Disney+ subscriber growth slowed notably in latest quarter, putting pressure on the company.
Some animated films that were originally supposed to play in theaters — for instance, “Luca” and “Soul,” both from Pixar — were rerouted to Disney+ entirely during the pandemic. But Disney has ended that practice, at least for the time being.
“Encanto,” an animated musical set in the mountains of Colombia, will arrive in theaters on Nov. 24 and on Disney+ a month later. The company views “Encanto” as a crucial test. Will most families rush out to theaters to see it (especially now that children can be vaccinated), ultimately denting demand online? Or will they instead wait for the Disney+ debut, resulting in lower-than-expected box office sales?
Or will the film generate sizable interest in both venues?
Like other media companies, Disney has turned to streaming because cable television is in long-term decline. More and more, people are forgoing cable hookups in favor of streaming options. Hulu, another Disney-owned streaming service, expanded its subscriber base to 43.8 million in the most recent quarter, an increase of only one million since late June. About 17.1 million people pay for access to the company’s sports-focused ESPN+ platform, up from 14.9 million at the end of June.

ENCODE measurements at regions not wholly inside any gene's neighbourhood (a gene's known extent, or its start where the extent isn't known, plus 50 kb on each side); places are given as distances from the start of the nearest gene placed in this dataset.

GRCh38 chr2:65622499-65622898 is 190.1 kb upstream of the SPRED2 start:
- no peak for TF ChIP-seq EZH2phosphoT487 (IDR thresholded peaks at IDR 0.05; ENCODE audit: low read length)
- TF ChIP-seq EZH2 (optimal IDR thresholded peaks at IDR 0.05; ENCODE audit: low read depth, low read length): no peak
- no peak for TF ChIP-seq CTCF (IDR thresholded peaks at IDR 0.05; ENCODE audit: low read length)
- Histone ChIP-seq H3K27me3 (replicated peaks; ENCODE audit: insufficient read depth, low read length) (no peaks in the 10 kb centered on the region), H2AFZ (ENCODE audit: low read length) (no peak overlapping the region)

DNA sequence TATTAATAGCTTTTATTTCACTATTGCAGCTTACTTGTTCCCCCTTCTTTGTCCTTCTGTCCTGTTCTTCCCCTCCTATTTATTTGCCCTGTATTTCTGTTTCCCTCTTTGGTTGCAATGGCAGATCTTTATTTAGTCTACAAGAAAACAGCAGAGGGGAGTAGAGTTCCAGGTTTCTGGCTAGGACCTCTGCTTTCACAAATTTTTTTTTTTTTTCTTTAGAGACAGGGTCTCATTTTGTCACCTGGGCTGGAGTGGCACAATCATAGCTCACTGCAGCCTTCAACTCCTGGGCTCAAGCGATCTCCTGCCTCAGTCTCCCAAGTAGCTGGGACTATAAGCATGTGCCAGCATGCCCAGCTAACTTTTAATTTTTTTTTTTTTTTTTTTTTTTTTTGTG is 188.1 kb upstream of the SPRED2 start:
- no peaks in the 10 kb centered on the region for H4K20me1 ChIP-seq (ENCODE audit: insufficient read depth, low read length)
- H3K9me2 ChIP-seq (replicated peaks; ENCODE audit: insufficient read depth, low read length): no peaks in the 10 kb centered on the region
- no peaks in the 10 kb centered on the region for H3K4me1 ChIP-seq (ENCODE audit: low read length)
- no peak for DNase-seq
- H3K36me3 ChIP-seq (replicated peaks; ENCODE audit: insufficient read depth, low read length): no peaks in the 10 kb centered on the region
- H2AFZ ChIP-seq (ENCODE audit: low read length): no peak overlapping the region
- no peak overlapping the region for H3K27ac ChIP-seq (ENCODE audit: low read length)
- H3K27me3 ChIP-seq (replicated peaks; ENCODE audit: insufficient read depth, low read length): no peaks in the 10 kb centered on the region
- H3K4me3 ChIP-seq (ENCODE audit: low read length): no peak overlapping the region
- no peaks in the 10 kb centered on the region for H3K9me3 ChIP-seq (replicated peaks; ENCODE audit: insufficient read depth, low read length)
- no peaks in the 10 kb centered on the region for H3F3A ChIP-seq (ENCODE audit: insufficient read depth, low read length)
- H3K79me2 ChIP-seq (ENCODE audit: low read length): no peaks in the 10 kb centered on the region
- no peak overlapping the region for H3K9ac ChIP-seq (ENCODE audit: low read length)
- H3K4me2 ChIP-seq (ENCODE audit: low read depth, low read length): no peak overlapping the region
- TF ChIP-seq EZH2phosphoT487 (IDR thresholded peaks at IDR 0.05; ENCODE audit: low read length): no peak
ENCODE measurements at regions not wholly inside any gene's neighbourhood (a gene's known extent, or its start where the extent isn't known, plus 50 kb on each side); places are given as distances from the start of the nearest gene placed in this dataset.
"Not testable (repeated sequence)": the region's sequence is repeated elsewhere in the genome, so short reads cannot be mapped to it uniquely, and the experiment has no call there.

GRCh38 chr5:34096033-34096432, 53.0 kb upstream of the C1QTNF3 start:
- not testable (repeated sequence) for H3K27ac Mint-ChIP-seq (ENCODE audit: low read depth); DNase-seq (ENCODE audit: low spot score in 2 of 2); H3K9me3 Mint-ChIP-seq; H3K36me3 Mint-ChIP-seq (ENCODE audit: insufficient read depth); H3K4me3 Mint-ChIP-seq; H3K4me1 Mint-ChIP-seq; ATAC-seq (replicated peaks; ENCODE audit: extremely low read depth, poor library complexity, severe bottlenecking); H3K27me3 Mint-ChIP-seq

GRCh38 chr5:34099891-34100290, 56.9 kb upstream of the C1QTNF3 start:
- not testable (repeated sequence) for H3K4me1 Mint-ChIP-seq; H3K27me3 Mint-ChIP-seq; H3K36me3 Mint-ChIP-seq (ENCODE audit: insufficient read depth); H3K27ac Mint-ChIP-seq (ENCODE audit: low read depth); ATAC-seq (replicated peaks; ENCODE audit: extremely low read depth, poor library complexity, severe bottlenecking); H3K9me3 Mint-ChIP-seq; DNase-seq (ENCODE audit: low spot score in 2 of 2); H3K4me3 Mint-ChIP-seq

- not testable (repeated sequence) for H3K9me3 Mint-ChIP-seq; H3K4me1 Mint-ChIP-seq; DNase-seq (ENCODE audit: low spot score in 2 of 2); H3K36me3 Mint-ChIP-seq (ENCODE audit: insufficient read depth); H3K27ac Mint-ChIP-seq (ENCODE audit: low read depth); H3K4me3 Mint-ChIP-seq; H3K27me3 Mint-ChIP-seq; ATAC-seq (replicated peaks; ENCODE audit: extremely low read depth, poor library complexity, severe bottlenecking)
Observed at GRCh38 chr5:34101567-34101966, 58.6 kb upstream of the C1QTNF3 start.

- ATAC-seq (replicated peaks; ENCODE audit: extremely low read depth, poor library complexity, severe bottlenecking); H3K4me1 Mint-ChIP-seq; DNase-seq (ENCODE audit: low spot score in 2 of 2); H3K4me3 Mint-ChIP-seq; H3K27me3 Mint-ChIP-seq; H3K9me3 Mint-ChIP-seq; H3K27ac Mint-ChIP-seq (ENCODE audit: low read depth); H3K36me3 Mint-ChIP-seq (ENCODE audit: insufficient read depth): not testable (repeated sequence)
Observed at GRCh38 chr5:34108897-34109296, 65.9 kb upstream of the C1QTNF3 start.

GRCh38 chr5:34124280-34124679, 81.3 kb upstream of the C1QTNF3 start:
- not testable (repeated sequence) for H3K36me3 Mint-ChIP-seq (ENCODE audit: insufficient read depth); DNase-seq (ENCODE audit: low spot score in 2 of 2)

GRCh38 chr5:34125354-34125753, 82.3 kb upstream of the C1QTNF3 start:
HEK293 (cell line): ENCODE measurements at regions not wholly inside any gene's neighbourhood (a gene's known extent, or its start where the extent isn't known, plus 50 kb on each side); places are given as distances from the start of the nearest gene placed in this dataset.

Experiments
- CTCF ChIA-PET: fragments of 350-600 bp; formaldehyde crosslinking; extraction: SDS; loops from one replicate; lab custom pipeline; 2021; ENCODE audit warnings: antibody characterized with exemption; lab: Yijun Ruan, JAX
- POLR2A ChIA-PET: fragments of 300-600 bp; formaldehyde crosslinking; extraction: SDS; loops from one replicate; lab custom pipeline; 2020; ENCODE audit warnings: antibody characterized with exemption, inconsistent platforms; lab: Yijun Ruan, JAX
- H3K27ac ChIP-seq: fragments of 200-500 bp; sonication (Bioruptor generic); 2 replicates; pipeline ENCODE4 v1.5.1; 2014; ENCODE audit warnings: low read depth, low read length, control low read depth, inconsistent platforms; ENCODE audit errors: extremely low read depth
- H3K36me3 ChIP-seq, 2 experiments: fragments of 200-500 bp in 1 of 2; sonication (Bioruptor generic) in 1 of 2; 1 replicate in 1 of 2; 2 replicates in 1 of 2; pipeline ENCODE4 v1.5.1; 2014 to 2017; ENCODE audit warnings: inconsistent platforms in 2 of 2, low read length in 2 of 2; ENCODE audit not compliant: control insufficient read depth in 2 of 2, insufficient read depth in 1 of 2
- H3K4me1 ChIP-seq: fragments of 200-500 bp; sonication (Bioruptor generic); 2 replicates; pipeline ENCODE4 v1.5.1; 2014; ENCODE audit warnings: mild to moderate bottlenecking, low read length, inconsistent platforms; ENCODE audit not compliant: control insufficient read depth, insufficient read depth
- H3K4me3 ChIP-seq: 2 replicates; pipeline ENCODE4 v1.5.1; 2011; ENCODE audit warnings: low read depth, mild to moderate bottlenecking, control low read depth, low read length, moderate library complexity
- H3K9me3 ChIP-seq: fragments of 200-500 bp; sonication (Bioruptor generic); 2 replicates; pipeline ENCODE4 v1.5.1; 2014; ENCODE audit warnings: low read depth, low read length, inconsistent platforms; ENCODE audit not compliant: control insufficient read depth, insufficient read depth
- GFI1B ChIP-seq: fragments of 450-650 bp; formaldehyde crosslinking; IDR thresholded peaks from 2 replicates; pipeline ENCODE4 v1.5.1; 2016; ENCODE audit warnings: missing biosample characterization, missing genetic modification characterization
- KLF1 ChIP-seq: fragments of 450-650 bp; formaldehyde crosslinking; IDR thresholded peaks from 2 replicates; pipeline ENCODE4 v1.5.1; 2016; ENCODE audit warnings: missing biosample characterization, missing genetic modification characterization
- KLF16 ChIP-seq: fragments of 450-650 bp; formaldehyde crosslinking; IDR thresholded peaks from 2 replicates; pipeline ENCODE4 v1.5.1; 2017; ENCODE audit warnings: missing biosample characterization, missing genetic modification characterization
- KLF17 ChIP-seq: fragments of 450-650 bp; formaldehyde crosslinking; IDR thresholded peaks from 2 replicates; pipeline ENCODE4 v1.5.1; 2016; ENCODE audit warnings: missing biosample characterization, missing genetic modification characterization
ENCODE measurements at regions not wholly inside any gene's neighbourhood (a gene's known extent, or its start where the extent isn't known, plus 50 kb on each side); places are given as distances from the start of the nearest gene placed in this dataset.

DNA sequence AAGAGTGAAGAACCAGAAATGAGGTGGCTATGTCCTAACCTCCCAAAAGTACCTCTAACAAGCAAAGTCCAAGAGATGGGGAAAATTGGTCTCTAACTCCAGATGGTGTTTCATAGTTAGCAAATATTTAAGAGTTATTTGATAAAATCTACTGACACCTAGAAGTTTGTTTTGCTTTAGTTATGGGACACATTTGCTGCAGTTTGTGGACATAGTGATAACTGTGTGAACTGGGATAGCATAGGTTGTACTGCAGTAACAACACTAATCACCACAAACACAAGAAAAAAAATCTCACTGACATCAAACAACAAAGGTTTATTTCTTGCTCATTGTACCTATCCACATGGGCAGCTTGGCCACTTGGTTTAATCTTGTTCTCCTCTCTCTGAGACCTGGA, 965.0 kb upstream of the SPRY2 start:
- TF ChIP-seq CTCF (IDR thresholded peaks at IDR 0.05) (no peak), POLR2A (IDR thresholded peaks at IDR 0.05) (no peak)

A variety of costs (content production, marketing, technology infrastructure) contributed to losses of roughly $600 million for Disney’s streaming unit; losses totaled $400 million in the same quarter a year ago. Disney’s chief financial officer, Christine M. McCarthy, told analysts on Wednesday that Disney+ losses would peak in 2022 — instead of 2021 — because of pandemic-related disruptions to the service’s content pipeline.
In total, Disney generated $18.5 billion in revenue, a 26 percent increase from a year earlier, when many theaters were closed because of the pandemic and Disney theme parks were closed or operating with reduced capacity.
Profit in the quarter, the fourth in Disney’s fiscal year, totaled $160 million, or 9 cents a share. A year ago, Disney lost $710 million, or 39 cents a share.